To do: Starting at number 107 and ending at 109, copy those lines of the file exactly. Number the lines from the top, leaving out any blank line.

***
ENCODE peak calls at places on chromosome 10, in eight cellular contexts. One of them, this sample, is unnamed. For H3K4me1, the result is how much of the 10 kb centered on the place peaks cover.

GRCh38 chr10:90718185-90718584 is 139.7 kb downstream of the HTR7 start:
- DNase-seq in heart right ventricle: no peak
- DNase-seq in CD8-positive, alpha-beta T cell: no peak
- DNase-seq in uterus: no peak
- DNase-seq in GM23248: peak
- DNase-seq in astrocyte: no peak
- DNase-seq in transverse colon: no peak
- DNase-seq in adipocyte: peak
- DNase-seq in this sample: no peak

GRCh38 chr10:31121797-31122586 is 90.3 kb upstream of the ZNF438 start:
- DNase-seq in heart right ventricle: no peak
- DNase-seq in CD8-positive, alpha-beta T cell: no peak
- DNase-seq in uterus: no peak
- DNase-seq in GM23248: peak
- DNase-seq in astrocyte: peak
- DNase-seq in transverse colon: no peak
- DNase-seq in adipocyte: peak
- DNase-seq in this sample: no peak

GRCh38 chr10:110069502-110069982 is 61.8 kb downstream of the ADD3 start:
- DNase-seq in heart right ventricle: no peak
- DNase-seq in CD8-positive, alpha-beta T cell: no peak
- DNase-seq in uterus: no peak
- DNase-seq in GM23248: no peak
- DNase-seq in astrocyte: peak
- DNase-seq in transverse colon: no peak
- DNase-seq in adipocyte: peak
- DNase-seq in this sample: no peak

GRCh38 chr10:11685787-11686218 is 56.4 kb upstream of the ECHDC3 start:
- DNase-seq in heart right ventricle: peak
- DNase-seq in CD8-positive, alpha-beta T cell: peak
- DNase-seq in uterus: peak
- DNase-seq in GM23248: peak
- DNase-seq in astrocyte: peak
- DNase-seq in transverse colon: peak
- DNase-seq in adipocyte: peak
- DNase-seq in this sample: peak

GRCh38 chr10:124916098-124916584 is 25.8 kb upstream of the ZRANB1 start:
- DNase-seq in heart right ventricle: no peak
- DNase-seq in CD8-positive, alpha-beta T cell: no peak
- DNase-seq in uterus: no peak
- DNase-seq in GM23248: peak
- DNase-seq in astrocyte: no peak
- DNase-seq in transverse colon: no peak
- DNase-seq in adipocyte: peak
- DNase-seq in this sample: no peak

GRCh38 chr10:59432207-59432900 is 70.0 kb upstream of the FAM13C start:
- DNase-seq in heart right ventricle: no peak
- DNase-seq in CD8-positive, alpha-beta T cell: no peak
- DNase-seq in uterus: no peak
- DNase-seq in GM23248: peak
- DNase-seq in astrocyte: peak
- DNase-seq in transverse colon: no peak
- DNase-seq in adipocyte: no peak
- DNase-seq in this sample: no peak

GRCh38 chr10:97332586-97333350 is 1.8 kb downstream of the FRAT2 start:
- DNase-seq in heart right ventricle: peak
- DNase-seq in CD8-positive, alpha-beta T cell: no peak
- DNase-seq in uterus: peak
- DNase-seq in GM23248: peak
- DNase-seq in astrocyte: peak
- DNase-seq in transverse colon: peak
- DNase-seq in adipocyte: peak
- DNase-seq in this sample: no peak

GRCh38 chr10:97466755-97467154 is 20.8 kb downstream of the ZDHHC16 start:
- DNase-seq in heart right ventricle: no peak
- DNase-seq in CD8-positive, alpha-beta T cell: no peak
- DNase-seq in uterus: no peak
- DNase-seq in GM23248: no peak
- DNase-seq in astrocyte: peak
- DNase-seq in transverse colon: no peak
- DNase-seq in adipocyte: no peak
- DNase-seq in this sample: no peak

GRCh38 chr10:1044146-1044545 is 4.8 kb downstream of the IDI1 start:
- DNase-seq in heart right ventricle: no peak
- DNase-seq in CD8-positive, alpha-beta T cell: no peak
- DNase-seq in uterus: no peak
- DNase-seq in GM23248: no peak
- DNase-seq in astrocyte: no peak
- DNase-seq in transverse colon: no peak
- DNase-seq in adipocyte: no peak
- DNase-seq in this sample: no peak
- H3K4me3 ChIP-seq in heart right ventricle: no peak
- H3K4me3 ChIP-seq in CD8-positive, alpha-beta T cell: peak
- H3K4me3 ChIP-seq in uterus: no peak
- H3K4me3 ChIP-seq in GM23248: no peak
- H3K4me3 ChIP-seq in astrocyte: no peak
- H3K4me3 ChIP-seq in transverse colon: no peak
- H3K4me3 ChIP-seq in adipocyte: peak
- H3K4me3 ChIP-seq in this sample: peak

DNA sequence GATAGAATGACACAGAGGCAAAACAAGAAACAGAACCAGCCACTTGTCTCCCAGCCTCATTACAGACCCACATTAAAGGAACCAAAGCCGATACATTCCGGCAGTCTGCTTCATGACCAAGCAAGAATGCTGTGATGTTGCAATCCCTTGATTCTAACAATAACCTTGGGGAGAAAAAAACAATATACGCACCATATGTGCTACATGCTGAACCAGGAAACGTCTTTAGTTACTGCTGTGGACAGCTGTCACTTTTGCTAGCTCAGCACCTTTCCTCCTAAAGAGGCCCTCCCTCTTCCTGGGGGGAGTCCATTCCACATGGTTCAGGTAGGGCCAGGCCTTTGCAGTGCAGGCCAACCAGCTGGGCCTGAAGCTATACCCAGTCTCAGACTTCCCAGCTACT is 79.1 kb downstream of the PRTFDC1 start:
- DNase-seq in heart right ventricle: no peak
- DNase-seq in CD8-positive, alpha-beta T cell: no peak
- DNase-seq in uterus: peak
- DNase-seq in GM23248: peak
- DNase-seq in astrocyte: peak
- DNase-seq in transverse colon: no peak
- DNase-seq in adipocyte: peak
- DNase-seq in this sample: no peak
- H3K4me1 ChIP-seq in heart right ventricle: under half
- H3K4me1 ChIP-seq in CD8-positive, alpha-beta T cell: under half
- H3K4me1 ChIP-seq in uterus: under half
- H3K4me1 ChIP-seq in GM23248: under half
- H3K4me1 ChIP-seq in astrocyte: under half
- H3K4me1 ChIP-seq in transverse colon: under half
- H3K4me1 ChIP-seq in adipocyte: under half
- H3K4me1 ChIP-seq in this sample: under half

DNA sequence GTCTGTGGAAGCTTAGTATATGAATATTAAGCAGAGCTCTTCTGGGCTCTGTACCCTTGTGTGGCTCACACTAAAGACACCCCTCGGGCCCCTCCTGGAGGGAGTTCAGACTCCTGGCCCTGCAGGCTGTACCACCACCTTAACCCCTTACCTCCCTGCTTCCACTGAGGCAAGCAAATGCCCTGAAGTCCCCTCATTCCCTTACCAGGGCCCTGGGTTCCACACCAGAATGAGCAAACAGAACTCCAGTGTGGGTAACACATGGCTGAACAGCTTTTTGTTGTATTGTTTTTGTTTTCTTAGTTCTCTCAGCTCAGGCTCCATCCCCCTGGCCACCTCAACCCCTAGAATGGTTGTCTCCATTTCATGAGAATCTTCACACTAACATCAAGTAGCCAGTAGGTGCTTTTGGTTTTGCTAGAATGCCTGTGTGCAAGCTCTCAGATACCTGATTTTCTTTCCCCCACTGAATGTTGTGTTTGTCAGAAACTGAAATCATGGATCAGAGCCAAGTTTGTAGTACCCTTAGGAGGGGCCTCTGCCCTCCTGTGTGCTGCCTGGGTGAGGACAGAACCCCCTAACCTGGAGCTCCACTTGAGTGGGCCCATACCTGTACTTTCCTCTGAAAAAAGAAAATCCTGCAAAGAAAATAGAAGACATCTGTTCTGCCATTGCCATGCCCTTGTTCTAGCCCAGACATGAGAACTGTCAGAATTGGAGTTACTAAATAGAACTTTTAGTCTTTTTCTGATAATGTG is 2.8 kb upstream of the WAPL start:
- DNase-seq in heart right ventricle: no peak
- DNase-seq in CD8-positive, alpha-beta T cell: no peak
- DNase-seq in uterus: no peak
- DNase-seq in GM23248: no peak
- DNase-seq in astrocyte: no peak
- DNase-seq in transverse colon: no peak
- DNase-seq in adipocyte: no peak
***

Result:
- H3K4me1 ChIP-seq in this sample: under half

DNA sequence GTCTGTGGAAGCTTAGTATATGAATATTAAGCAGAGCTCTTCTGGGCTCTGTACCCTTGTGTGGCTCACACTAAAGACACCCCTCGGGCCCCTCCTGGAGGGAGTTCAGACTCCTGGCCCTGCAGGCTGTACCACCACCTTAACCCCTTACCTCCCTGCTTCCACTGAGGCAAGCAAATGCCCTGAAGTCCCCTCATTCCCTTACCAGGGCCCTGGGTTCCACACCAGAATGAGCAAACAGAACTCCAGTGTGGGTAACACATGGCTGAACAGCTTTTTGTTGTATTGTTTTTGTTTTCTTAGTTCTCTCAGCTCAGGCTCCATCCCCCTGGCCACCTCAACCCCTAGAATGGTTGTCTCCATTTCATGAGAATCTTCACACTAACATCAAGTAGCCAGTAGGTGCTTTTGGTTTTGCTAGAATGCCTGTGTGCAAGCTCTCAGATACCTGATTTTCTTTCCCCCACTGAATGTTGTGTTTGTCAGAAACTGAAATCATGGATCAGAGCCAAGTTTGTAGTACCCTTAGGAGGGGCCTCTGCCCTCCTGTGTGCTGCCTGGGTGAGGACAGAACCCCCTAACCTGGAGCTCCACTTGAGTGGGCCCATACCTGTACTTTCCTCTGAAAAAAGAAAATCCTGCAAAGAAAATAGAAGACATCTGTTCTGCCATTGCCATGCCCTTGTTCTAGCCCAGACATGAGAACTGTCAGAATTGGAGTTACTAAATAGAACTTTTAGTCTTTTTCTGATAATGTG is 2.8 kb upstream of the WAPL start:
- DNase-seq in heart right ventricle: no peak